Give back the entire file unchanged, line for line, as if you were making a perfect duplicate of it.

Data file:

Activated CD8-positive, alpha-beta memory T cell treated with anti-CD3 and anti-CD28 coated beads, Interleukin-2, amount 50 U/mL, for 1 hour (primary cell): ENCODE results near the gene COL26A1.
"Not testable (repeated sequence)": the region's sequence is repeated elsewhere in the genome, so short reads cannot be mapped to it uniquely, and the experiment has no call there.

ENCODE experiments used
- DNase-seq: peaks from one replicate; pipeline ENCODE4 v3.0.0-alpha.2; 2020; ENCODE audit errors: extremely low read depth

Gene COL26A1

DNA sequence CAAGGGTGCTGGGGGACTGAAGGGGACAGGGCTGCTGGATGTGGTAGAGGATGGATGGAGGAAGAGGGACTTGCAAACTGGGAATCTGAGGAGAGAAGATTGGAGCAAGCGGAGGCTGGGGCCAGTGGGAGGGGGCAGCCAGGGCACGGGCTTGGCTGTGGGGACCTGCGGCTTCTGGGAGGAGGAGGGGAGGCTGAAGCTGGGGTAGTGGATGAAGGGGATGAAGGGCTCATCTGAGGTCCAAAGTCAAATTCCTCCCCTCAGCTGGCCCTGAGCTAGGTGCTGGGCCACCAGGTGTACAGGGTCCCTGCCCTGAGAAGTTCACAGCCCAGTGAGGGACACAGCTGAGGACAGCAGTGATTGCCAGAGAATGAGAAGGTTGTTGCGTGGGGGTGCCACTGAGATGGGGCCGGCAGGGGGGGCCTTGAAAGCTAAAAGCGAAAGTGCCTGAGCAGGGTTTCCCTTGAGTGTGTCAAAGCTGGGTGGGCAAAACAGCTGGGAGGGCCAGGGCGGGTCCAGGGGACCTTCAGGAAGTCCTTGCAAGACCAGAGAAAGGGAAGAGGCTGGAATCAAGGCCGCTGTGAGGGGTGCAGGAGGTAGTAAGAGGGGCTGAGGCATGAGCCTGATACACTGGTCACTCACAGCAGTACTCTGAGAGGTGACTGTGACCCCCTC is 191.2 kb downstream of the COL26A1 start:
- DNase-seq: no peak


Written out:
Activated CD8-positive, alpha-beta memory T cell treated with anti-CD3 and anti-CD28 coated beads, Interleukin-2, amount 50 U/mL, for 1 hour (primary cell): ENCODE results near the gene COL26A1.
"Not testable (repeated sequence)": the region's sequence is repeated elsewhere in the genome, so short reads cannot be mapped to it uniquely, and the experiment has no call there.

ENCODE experiments used
- DNase-seq: peaks from one replicate; pipeline ENCODE4 v3.0.0-alpha.2; 2020; ENCODE audit errors: extremely low read depth

Gene COL26A1

DNA sequence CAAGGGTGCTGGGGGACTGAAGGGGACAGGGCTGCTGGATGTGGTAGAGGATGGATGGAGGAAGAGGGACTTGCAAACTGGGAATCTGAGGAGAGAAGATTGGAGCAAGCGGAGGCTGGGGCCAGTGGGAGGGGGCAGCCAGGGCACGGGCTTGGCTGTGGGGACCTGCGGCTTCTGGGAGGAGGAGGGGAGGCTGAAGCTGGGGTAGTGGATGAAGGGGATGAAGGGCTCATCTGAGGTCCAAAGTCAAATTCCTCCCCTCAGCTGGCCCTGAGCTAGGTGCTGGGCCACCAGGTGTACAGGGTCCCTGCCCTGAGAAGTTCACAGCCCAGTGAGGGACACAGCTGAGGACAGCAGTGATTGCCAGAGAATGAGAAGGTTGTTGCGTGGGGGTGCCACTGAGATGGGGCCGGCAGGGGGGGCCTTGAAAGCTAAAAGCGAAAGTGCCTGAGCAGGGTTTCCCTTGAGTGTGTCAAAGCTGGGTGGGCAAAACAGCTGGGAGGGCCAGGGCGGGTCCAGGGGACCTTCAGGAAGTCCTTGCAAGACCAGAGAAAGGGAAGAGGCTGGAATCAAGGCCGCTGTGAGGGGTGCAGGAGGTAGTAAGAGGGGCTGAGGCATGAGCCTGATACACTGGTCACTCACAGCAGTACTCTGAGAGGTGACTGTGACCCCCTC is 191.2 kb downstream of the COL26A1 start:
- DNase-seq: no peak